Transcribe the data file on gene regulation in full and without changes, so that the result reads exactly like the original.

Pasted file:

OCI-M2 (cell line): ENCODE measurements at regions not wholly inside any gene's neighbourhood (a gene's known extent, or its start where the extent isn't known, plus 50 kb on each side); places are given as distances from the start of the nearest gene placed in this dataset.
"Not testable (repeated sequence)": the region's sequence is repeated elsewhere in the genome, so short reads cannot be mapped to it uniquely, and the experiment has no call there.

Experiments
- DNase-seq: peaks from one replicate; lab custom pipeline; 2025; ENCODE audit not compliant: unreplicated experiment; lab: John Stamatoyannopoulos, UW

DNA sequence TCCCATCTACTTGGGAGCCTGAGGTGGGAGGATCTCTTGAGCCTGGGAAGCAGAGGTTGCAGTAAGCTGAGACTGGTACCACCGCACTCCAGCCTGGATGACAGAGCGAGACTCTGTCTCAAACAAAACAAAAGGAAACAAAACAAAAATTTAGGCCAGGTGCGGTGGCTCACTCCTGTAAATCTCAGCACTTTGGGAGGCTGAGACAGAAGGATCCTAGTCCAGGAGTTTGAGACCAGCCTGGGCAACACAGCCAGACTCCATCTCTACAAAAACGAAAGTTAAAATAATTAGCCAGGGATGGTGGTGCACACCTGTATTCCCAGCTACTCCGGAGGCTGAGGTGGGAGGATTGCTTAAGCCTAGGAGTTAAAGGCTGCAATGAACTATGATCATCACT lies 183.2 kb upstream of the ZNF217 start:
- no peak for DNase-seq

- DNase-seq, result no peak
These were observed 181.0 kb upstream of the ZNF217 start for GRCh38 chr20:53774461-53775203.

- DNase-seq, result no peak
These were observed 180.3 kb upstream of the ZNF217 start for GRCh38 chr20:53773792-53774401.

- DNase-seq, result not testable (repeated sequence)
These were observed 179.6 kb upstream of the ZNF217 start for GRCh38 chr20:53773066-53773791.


OCI-M2 (cell line): ENCODE measurements at regions not wholly inside any gene's neighbourhood (a gene's known extent, or its start where the extent isn't known, plus 50 kb on each side); places are given as distances from the start of the nearest gene placed in this dataset.
"Not testable (repeated sequence)": the region's sequence is repeated elsewhere in the genome, so short reads cannot be mapped to it uniquely, and the experiment has no call there.

Experiments
- DNase-seq: peaks from one replicate; lab custom pipeline; 2025; ENCODE audit not compliant: unreplicated experiment; lab: John Stamatoyannopoulos, UW

DNA sequence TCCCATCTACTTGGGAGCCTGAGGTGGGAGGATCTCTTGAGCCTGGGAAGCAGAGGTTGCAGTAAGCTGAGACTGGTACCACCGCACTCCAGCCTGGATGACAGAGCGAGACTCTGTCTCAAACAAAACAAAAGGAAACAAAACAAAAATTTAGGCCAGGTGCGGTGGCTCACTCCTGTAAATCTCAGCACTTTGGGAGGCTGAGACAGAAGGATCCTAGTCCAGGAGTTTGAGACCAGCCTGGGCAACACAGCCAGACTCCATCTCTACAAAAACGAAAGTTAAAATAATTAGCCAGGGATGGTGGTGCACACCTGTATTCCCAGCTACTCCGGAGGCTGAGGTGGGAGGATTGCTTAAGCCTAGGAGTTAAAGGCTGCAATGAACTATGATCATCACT lies 183.2 kb upstream of the ZNF217 start:
- no peak for DNase-seq

- DNase-seq, result no peak
These were observed 181.0 kb upstream of the ZNF217 start for GRCh38 chr20:53774461-53775203.

- DNase-seq, result no peak
These were observed 180.3 kb upstream of the ZNF217 start for GRCh38 chr20:53773792-53774401.

- DNase-seq, result not testable (repeated sequence)
These were observed 179.6 kb upstream of the ZNF217 start for GRCh38 chr20:53773066-53773791.